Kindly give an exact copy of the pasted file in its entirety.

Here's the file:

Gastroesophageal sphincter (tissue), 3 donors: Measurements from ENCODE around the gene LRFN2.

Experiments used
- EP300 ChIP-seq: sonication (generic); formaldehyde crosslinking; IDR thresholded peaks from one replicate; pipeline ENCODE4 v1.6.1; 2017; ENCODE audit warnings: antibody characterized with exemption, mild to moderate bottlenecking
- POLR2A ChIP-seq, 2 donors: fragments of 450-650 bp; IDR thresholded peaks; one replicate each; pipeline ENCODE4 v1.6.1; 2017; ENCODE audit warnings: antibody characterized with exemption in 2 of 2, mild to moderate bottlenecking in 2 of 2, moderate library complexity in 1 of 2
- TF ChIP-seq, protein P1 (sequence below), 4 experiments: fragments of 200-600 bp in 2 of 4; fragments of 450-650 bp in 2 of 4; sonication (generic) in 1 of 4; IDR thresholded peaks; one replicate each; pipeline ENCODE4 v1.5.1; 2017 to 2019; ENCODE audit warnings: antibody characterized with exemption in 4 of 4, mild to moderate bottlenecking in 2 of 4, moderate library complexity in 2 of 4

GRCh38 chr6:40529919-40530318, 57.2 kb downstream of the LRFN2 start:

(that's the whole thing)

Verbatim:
Gastroesophageal sphincter (tissue), 3 donors: Measurements from ENCODE around the gene LRFN2.

Experiments used
- EP300 ChIP-seq: sonication (generic); formaldehyde crosslinking; IDR thresholded peaks from one replicate; pipeline ENCODE4 v1.6.1; 2017; ENCODE audit warnings: antibody characterized with exemption, mild to moderate bottlenecking
- POLR2A ChIP-seq, 2 donors: fragments of 450-650 bp; IDR thresholded peaks; one replicate each; pipeline ENCODE4 v1.6.1; 2017; ENCODE audit warnings: antibody characterized with exemption in 2 of 2, mild to moderate bottlenecking in 2 of 2, moderate library complexity in 1 of 2
- TF ChIP-seq, protein P1 (sequence below), 4 experiments: fragments of 200-600 bp in 2 of 4; fragments of 450-650 bp in 2 of 4; sonication (generic) in 1 of 4; IDR thresholded peaks; one replicate each; pipeline ENCODE4 v1.5.1; 2017 to 2019; ENCODE audit warnings: antibody characterized with exemption in 4 of 4, mild to moderate bottlenecking in 2 of 4, moderate library complexity in 2 of 4

GRCh38 chr6:40529919-40530318, 57.2 kb downstream of the LRFN2 start: